Contrast with Color

posted in: Painting | 4

Michel Chevreul’s  1839 publication of The Principles of Harmony and  The Contrast of Colors became the Guide Book for color for artists as diverse as Delacroix and Winslow Homer.  His recipes for color harmonies, his useful explanations and demonstrations of simultaneous and successive contrast changed the palette of  artists forever. Yes, there were other influential color scientists from Isaac Newton to Goethe to Itten and Albers. But, the game-changer was Chevreul .  Let me show you his chart for successive contrast ( example 1). The after-image color appears as a ghost ring around the original color of observation.  Because our own biology makes complementary colors work; that is they modify each other when juxtaposed, artists can make pictures appear more colorful and radiant.

example 1. Chevreul’s chart.

Repeatedly artists have explored the effects of simultaneous contrast recipes. Bonnard was influenced by Cezanne and Monet.  Wolf Kahn’s work stands in line behind Bonnard as does the work of Wayne Thiebaud.(see example 2 and 3 of Bonnard and Thiebaud respectively). Their difference is apparent in their use of color and shape. Wayne Thiebaud plays with perspective disjunctures  while Bonnard’s painting  lets the colors create flat plane of vibration.

example 2. Bonnard.

example 3. Thiebaud, notice his use of color opposites especially along edges to create an aura of radiance.

I  push color recession and complementary theory in collaboration with linear perspective distortion as I learned from Thiebaud in this painting of mine “Nasdaq”. example 4.

example 4.Nasdaq.

Photography  as well can be enlivened by the amplification of color contrast through complementary harmonies.  In the following examples I will show you the picture as  it was  snapped on location then, followed by the photo as modified in Photo Elements to develop complementary contrast. I especially have been pushing the yellow/violet harmony.

example 5. original photo.

example 6 . same photo with yellow/violet color complements stressed.

example 7  another original photo as it was snapped:

example 8. Same photo with color complements stressed  as well as vertical compression of the scene from a rectangle into a square.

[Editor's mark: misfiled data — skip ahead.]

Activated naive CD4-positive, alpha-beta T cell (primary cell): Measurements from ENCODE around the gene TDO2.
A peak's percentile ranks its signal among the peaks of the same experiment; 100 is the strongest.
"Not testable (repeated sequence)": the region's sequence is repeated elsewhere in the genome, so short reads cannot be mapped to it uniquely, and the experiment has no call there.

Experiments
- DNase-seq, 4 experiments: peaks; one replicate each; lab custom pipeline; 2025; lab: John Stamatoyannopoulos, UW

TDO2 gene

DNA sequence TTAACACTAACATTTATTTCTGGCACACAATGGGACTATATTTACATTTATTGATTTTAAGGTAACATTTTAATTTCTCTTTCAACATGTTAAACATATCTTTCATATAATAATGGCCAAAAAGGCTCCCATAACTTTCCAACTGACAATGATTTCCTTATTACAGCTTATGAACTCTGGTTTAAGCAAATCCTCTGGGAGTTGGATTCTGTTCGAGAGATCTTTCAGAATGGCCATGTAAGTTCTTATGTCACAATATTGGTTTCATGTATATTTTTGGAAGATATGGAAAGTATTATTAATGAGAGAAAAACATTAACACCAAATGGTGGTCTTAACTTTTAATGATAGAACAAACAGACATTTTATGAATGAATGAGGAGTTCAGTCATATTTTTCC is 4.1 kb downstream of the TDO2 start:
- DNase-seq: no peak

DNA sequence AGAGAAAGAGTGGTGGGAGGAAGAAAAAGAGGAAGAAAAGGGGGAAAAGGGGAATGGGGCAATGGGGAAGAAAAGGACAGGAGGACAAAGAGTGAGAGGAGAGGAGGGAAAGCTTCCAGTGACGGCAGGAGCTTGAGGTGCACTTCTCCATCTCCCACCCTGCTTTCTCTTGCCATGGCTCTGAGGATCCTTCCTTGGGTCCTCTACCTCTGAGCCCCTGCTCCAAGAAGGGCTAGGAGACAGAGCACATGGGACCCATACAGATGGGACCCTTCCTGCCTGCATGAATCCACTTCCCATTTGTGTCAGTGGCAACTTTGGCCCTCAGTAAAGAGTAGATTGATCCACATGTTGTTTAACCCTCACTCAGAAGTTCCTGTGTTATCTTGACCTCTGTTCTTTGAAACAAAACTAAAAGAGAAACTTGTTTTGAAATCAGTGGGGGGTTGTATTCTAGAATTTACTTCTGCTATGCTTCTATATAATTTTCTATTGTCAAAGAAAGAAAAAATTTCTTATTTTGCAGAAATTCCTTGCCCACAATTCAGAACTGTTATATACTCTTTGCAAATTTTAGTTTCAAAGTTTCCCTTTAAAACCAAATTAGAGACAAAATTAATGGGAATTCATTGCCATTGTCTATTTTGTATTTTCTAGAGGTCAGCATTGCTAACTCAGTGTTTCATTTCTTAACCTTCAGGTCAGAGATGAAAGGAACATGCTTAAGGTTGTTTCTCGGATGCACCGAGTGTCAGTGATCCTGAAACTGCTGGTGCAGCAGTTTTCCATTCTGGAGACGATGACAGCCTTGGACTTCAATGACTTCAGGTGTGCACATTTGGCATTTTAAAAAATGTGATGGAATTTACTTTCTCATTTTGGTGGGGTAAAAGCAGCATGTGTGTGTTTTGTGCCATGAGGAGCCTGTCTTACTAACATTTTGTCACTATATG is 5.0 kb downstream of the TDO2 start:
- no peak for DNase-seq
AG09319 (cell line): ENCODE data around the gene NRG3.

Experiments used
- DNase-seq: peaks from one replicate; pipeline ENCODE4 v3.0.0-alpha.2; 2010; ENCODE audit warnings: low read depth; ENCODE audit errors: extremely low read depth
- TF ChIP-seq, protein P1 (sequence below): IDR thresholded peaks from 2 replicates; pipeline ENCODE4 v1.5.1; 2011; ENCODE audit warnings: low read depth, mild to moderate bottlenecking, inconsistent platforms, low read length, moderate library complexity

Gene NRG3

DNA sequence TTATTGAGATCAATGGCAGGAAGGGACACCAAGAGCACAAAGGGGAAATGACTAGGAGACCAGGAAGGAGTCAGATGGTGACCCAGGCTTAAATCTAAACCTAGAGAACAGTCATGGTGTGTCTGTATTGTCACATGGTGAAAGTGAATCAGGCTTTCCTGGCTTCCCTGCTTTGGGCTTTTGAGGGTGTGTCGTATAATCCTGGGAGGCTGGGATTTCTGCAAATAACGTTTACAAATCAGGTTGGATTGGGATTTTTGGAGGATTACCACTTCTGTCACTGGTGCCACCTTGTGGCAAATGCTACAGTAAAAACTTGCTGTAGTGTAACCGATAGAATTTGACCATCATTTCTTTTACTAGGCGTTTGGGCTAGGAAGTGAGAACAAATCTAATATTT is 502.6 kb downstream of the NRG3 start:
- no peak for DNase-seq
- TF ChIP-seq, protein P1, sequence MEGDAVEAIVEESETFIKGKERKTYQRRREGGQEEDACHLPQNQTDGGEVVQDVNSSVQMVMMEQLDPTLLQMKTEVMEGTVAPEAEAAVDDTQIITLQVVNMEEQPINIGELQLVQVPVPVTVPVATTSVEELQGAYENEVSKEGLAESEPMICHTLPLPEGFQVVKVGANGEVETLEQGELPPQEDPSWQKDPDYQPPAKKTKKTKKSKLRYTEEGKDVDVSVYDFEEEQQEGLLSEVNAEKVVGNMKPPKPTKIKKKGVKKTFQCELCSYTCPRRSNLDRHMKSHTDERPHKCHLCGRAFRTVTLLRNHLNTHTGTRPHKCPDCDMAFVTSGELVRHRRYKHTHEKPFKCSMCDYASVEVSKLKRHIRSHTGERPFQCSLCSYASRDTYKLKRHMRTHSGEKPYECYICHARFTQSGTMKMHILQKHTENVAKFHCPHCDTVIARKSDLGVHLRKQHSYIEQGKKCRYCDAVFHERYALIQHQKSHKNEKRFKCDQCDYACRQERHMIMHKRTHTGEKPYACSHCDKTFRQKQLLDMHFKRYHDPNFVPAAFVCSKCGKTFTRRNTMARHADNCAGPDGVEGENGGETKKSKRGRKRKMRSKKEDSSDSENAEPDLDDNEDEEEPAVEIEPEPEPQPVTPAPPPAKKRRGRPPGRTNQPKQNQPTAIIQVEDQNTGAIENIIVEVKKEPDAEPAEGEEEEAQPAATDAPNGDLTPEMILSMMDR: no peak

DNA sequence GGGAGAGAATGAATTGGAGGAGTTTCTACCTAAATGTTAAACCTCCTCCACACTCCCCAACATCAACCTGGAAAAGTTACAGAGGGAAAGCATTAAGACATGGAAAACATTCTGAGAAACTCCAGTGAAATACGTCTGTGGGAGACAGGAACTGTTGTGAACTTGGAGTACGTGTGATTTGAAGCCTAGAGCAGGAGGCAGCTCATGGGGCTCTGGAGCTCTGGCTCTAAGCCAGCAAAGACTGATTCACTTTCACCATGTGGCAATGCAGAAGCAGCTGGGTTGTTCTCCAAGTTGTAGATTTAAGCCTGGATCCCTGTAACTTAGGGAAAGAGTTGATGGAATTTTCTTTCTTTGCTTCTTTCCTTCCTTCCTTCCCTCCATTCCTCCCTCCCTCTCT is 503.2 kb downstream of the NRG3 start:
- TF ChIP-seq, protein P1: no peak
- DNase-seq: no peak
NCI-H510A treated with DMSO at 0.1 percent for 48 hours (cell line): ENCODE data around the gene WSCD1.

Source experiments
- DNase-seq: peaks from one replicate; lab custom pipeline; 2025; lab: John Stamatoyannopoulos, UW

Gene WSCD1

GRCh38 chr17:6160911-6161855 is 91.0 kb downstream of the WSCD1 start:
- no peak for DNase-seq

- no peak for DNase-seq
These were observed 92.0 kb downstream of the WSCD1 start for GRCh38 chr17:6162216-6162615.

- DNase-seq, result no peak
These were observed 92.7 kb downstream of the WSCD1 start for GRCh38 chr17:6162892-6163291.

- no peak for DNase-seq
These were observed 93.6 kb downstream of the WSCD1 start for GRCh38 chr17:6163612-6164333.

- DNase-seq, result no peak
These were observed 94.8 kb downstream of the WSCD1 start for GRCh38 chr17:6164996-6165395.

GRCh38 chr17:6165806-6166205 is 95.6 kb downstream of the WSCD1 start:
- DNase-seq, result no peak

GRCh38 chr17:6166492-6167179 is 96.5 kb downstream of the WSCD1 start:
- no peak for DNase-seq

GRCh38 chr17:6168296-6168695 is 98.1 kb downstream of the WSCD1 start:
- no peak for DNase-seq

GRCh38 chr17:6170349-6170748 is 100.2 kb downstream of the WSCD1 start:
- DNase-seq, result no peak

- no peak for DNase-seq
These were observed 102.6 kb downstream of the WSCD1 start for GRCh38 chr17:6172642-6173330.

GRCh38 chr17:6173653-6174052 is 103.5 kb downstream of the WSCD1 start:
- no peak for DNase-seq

These photos whose complementary harmonies are exaggerated seem tastier to us  and perhaps less melancholic.

example 9. Aanother photo after color amplification.

example 10. The  painting  originally derived from previous photo. Painting is 48×48.

I have tried  experimenting with pushing a particular color harmony  ( violet and yellow for example) when working on an existing painting to create more energy and unity.  In example 11 you see the painting as more of an analogous harmony ( that is colors that are closer on the color wheel(blue and green) versus example 12 which stresses the violet/yellow relationships . I also further dissolve the edges in the second(revised) version as well as build closer values to generate a sensation of radiance.

example 11. earlier version of painting with more blue and green and more articulation of content.

example 12. now I added more violet and yellow, more dissolved edges, closer values in this latest revision.

Finally, notice that even the time of day ( morning or afternoon) seems affected by different complementary harmonies. The early version is example 13. The later version is a separate larger painting as seen in example 14.

example 13. oil on brushed gold anodized aluminum, 24×24.

example 14, oil on aluminum, 36×36.

 

4 Responses

  1. Fredric Neuwirth

    Example #6 yellow violet is very stiking; color contrast & space. This is even more apparent in example #12 with the use of yellow violet. The river bank seems to disapear into the background creating the illusion of space. Beautiful!

  2. Gail Ingis

    David, how wonderful your examples are in presenting color complements. The paintings and the photography are visual delights. At the same time I am listening to Chopin’s Nocturne in C Minor. What a combination. There is such passion in your work and Chopin’s.

    I am writing . . .

  3. William Child

    Incredibly, I first didn’t appreciate the pictorial transitions from the “natural” image. I am one that finds my “self” from the most basic maybe even mundane natural images, but your progression seen in reverse as I back tracked along the “trail” of your images here made it very evident and most …….wonderful! You are a master at presenting new views for your viewers to better investigate. Artists create, teachers relate, students investigate and in the end it’s all GREAT!

  4. Nancy Robel

    David and Connie, this is a wonderful lesson. as I told you David, I stopped painting but now, I am inspired to return to it. David you were always so generous with your advice and encouragement, even tho I was totally frozen. Thanks, you are what a teacher could aspire to be. Nancy

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